I ofcourse do not rule it out. If you do however fid a specific reference, do share.

Incidentally, Shilchar Electronics, India is one of the Handful of R Core Transformer (5VA to 1500VA ) manufacturing companies worldwide.

 

drlowmu

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Any particular reason that you posted this circuit diagram ?

Its a fairly typical typical & straightforward implementation of a 2A3 SET ...


Yes, I posted it......... because it is called a " RW 2A3." Did any one catch that, from someone from Japan?? A "Roftin"-White 2A3. Not a Loftin-White . It's related, ( a first cousin ), to Mackintosh.

That Shishido 2A3 circuit, as I pointed out, needs many improvements, and should not be copied by any DIYer as it is.

Here is the latest update on the 6005 Stereo SE amplifier :

As of this morning, I am listening to the two most sensitive B+ spots in the entire amp ( the B+ for the Driver tube's plate resistor ( Ra ) and now, the B+ for the output tube's G2 ), with each sensitive area having it's own separate quadruple filtered B+ supply.

The playback precision of musical instruments today, is breathtaking to hear. I am, as-of-now, very "sure" of this newest power supply design and configuration. It is 100% desirable to have extra-ordinary B+ filtering. I am hearing all of this, on playback.

B+ feeds need to be super clean, especially when both channels are operated from a single supply. Great care has been applied, to execute this new 6005 stereo amp this way. No one ever has done this before in audio, for the Ra and G2 both. The quadruple filter to each location has this configuration :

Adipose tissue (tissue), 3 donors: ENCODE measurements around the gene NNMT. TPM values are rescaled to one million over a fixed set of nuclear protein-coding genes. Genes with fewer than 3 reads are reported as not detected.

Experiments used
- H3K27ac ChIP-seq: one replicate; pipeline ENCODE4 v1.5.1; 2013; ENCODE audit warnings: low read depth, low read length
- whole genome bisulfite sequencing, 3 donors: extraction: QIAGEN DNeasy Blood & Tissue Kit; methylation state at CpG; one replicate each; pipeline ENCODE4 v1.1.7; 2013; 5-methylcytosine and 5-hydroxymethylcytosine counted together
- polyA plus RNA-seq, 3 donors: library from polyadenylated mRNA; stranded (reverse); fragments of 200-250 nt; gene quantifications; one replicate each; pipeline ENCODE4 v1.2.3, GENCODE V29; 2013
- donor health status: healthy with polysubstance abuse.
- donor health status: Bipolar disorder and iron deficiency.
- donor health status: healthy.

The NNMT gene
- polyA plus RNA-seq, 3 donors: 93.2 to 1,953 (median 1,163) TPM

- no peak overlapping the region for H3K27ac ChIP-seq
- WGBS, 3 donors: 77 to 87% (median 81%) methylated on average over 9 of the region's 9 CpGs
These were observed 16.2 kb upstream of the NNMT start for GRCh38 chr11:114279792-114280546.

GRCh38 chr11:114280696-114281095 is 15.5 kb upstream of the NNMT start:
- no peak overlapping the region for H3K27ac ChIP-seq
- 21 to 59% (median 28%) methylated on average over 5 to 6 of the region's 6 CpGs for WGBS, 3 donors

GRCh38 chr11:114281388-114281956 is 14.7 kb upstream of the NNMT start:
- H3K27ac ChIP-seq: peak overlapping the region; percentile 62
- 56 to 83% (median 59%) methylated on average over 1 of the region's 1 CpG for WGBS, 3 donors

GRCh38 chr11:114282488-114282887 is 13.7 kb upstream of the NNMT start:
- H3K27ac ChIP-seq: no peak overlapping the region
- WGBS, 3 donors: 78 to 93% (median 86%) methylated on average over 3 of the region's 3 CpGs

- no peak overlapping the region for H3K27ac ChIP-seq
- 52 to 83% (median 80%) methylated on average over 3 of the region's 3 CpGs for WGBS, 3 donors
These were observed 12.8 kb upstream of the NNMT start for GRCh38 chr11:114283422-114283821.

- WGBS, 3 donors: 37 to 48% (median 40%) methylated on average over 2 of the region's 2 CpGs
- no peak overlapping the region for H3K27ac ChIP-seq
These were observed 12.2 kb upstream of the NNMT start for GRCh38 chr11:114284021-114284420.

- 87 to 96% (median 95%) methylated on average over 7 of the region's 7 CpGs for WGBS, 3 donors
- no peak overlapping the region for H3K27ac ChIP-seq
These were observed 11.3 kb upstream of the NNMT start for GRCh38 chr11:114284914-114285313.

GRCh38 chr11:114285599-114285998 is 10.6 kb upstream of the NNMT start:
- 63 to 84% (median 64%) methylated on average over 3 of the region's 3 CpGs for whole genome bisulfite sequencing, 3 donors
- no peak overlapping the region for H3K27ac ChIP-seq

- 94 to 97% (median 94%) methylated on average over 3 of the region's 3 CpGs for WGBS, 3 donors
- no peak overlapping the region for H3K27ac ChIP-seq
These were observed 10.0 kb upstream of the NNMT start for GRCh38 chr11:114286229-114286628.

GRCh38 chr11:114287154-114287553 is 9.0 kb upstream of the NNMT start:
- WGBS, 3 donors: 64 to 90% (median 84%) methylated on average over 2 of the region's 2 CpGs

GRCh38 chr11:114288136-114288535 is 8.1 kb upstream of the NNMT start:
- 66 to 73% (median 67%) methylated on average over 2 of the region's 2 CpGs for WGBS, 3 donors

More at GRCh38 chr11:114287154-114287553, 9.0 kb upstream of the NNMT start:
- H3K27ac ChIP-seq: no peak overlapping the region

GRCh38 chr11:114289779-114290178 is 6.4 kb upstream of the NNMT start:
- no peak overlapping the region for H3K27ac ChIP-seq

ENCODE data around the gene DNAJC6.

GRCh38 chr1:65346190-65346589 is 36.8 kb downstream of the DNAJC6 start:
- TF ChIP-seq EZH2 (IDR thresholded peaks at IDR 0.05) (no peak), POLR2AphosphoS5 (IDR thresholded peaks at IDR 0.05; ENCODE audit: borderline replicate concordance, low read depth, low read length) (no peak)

L1/C1...........L2/C2.............Shunt 1...............Shunt 2.

The Ls ( chokes ) referred to above are small - "hash" chokes, the size and shape of a 2 Watt resistor. These hash chokes are maybe 1 Ohm in DCR , and 500 mA. capable, 100 uHY or less in inductance, single layer wound. Very useful, and seldom seen.
 

Hari Iyer

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Jeff, Will you use shunt 2 on a monoblock too? This being a stereo amplifier the power supplies are shared between 2 channels.
 

IndianEars

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For decades, the importance of carefully regulating the B+ supplies has been ventilated.

Alan Wright (actively) regulated the B+ with ripple down to the milli-volt level.

I believe VTL also uses stiff, actively regulated B+ supplies.
 

Hari Iyer

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IndianEars, i don't think regulating the B+ supplies to mV level has any sonic advantages. No doubt it could reduce some "hum" though. It depends how the regulation of the B+ is achieved - high value chokes / high value capacitor or an active device. I would rather use a low value choke/ capacitor and have better dynamic response to music impulses than worry about small amount of ripple.
 

drlowmu